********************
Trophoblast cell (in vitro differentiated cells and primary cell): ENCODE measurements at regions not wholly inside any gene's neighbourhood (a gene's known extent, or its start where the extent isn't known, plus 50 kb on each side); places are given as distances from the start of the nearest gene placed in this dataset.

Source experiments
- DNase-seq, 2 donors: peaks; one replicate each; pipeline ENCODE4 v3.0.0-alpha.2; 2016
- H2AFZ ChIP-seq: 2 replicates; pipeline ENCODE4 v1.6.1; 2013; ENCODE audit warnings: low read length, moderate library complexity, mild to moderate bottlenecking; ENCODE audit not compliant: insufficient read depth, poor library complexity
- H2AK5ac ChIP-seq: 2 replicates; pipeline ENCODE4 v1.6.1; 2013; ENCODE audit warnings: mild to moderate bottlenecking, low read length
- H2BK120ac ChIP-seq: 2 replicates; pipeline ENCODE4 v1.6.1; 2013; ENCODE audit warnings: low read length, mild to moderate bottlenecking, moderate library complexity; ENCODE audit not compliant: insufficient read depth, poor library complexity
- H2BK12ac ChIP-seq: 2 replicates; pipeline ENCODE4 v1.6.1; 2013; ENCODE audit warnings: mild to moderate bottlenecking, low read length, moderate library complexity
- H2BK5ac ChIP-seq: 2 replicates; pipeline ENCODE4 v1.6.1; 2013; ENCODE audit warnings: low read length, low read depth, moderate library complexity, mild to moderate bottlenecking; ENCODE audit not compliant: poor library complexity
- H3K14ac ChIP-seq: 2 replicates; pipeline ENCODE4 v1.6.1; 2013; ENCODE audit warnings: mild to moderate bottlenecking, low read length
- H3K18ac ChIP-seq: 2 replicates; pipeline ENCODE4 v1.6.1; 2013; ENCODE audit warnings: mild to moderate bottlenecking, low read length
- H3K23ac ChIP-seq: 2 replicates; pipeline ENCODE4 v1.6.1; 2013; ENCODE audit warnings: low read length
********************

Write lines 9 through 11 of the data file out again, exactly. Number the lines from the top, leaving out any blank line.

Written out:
- H3K14ac ChIP-seq: 2 replicates; pipeline ENCODE4 v1.6.1; 2013; ENCODE audit warnings: mild to moderate bottlenecking, low read length
- H3K18ac ChIP-seq: 2 replicates; pipeline ENCODE4 v1.6.1; 2013; ENCODE audit warnings: mild to moderate bottlenecking, low read length
- H3K23ac ChIP-seq: 2 replicates; pipeline ENCODE4 v1.6.1; 2013; ENCODE audit warnings: low read length